# Woodshed Wallpaper ™

# Scales and Modes

These charts give the scale degrees — both the quality, and the relative construction — and the chord qualities, for all the modes of various common scales.

For each scale, the chart has a row for each mode, and is numbered for that mode — and so the numbers also correspond to the scale degree on which the mode is built. The chart's first column gives the diatonic chord built on each degree, including tensions — i.e. the root chord for that mode; or also, the chord built on that scale degree. So, the first column also gives all of the diatonic chords in the scale. These diatonic chords are color-coded.

[Key: Δ Major ‒ Minor ø Half-Diminished ○ Diminished + Augmented (no symbol) Dominant]

For each mode of the scale (each numbered row), the chart shows the quality of each degree (from the Diatonic); and the interval construction, by half-step interval; based on the column for each degree. Each degree is cross-referenced by color; which gives the quality of the chord built on that degree, in each mode.

For example: looking at the the Diatonic chart, and the Ionian mode (the first row), the chart gives the following:

Mode number (1), and name (Ionian).

That mode's diatonic chord (the chord built from the first scale degree — Major 7, 9, 11, 13).

The quality of each scale degree (all natural notes).

By color also, the quality of each chord built on each scale degree.

The first cell, giving the diatonic chord, is colored red on this mode; and in all the modes for this scale, on each degree colored red, that chord will be the same (Major 7, 9, 11, 13) — e.g. in the Dorian mode, the 7th degree is colored red, and the chord built on that degree is a Major 7, 9, 11, 13. The colors are there to allow you to locate the quality of the chord built on any given degree of any given mode: by tracing the color back to the full chord with the same color.

The colors do also simply follow the scale degrees. I.E, it's simply the same as the root note for each chord. Therefore, every cell colored red will be the same note as the root note from the root scale — and every note with a given color is always the same note in all modes.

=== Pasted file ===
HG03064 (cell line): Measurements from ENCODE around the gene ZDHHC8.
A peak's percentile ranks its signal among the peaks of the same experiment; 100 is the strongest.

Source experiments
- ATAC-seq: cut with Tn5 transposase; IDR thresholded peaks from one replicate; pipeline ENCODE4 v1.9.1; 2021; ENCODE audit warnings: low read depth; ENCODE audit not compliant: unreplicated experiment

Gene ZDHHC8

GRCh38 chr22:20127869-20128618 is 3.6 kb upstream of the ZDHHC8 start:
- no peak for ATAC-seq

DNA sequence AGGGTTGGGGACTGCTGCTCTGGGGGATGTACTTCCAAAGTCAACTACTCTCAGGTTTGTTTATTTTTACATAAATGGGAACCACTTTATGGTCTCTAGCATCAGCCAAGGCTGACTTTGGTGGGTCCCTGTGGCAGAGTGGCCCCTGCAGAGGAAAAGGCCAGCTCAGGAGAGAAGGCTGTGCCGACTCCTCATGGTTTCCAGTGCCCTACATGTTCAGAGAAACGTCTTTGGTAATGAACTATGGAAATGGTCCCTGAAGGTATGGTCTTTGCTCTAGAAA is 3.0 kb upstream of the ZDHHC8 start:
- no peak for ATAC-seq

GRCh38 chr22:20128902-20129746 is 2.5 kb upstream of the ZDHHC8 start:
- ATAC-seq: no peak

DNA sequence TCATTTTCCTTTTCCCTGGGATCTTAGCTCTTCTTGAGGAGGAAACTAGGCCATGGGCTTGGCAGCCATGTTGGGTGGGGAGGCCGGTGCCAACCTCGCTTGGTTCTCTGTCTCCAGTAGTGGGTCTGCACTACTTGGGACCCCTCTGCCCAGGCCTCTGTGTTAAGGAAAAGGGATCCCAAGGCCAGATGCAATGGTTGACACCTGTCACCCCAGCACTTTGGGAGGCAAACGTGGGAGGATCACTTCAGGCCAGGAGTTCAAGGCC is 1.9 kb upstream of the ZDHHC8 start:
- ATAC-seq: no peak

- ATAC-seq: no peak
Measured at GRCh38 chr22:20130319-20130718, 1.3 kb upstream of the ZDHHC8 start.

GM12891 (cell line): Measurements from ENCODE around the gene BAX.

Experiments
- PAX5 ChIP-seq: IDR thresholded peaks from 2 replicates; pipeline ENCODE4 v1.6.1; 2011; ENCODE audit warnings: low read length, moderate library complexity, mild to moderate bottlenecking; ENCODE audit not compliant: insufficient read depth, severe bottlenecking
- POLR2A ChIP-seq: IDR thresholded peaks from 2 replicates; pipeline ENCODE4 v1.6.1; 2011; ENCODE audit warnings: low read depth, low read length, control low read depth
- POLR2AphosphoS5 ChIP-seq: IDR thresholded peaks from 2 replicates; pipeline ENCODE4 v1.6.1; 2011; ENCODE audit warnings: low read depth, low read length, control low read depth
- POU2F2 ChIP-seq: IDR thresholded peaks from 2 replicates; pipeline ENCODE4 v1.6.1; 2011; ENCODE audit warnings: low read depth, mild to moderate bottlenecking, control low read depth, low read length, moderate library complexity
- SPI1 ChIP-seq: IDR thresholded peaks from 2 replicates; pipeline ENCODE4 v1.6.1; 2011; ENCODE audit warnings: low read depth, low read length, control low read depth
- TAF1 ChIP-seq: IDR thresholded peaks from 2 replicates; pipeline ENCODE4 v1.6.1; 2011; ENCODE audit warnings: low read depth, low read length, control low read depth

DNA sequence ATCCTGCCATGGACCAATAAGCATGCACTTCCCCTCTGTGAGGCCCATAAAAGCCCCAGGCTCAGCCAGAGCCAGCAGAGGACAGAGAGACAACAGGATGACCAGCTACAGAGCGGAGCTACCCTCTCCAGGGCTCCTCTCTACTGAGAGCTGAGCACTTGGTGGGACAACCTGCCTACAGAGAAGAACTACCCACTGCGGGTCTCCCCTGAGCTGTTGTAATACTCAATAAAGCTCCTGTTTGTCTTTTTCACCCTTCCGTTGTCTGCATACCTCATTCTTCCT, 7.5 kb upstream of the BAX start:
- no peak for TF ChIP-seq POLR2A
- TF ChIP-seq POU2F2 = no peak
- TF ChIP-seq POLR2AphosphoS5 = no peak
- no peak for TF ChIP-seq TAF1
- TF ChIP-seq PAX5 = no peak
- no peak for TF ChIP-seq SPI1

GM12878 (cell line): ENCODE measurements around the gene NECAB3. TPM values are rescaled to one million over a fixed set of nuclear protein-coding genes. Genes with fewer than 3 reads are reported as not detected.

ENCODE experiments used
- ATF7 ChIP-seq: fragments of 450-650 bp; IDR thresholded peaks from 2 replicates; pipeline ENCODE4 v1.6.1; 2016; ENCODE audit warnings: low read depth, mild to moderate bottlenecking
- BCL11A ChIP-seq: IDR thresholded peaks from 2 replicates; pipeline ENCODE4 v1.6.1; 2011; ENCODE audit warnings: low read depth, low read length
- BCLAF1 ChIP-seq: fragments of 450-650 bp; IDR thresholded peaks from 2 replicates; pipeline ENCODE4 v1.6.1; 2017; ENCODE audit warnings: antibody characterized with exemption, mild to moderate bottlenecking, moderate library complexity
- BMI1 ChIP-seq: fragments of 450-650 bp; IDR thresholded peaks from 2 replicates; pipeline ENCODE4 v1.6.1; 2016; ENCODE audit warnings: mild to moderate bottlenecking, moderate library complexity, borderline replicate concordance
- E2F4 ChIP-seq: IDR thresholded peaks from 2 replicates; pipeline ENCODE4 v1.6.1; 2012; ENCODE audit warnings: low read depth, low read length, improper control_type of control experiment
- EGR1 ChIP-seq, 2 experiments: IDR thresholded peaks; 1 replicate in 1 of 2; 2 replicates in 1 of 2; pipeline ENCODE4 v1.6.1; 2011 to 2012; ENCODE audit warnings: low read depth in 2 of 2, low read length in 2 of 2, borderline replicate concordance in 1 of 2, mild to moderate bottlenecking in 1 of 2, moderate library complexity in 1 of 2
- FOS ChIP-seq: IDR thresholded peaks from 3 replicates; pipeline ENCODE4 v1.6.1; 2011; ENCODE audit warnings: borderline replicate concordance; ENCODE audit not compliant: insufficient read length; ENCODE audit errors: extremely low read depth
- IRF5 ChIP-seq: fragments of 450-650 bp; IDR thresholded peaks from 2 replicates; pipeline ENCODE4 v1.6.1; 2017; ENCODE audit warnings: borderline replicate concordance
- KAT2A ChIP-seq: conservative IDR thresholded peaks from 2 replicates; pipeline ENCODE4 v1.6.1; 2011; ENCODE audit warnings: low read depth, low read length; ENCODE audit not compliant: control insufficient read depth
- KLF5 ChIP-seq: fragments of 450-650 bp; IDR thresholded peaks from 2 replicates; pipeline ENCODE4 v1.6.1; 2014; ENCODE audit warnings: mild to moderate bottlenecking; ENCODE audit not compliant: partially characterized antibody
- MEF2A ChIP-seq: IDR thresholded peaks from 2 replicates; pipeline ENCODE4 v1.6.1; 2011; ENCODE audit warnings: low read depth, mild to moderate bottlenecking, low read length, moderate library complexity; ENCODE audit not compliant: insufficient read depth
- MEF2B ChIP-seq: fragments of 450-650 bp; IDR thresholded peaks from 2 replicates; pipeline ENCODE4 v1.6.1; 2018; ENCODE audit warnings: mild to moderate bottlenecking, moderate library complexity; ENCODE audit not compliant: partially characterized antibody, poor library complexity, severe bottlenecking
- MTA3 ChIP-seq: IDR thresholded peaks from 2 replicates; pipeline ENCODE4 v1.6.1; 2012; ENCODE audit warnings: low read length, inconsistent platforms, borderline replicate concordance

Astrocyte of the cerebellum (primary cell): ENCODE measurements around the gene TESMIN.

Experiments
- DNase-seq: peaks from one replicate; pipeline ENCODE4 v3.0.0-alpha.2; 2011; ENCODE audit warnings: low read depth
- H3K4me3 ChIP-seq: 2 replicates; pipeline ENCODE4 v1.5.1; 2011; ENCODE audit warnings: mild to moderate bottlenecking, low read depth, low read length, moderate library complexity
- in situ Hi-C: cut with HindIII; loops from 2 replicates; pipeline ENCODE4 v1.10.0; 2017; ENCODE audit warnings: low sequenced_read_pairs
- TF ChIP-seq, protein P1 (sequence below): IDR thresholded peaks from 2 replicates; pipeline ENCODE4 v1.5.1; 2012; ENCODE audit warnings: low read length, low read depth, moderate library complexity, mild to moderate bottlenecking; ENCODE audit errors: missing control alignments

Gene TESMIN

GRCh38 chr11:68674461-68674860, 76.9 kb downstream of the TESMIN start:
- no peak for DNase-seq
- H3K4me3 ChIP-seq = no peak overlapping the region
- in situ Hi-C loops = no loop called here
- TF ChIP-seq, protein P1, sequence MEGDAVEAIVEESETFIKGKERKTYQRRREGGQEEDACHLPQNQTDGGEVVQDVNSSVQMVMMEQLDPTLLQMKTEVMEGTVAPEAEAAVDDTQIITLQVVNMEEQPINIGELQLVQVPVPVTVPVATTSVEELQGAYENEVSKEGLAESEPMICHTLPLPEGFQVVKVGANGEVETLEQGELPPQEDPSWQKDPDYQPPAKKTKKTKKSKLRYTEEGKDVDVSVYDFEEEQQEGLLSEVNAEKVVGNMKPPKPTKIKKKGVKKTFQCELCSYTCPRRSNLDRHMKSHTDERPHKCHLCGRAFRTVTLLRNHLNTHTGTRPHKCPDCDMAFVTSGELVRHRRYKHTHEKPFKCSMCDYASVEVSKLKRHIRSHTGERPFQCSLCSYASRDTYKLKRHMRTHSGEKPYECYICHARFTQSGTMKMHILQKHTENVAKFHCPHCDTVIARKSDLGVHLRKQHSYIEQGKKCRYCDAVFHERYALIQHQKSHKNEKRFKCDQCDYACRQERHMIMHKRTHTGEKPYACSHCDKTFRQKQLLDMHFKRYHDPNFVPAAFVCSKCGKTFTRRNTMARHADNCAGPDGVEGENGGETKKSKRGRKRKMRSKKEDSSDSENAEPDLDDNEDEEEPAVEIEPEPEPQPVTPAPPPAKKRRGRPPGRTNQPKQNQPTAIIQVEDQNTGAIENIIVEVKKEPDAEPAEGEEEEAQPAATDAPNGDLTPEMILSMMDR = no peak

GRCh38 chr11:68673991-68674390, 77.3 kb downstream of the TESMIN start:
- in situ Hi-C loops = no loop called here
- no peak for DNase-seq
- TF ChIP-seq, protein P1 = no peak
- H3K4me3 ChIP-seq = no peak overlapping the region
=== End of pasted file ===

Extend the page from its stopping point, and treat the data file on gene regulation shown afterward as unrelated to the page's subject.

The chart also gives the scale's ordered pitch class set for reference; and it's interval vector. For these, we have dispensed with hex or proprietary notation ("A" or "t" for ten, etc.) and we just use integers, even if they are 2 digits. This notation is just simpler, and there is no restriction that requires a single character for each item in the list or set; and little confusion is possible here. If you are not familiar with pitch class sets or interval vectors, here is a brief explanation:

## Pitch Class Set

This is notated in parenthesis. You can simply read the given ordered set by half-step intervals. E.g. in Diatonic, the root note is zero; then the Ⅱ is two steps up (the number 2 appears); and the Ⅲ is another two steps (the number 4 appears); and the Ⅳ is one step from there (the number 5); and etc. The vices and virtues won't be discussed: classes eliminate enharmonics for one, but you can see Wikipedia's article on Musical Set Theory for more.

So with the pitch class set: by virtue of the reason we perceive all notes "A" in any octave to be of the same kind (the periodicity causes us to name an "A" in any octave as the same note), we say that pitches are classified by "pitch class". So in 12-tone music, there are 12 pitch classes – C, C♯/D♭, D, D♯/E♭, E, F, etc. In a set, the pitch classes are notated with 0-based numbers: 0-11 (and as mentioned, some people will use "t" and "e" for ten and eleven, or as in hexadecimal notation, "A" and "B").

A pitch class set is just a collection of some pitch classes. For example, the C-Major triad in root position — C E G — which has pitch classes 0, 4, and 7, would be notated as the ordered pitch class set (0 4 7). (There are more details: the set may be unordered, and then is notated with curly braces usually; microtones can be represented with decimal numbers; there is no requirement that pitch class 0 is always C, and short scales like a pentatonic may use 0-4 for the scale degrees even though there are skips between some degrees. You should just be sure of the convention used for any given set.)

## Interval Vector

This is notated in angle brackets. The interval vector is another set of numbers: this time, always 6 numbers, each one representing how many instances of each interval class is present in the scale. An interval class is an identity given to each interval type along with it's inversion, again represented with numbers. You can see my chart of Interval Classes for identification of the 6 classes (they are: m2/M7, M2/m7, m3/M6, M3/m6, P4/P5, A4/d5 — Tritone). The six classes are always listed in this order. So for example, take the C-Major triad: it contains one Major 3rd, one Minor 3rd, and one Perfect 5th (and by inversion, it contains one Minor 6th, one Major 6th, and one Perfect 4th). This vector would be notated as <0 0 1 1 1 0>. Again, Wikipedia has an article for more.

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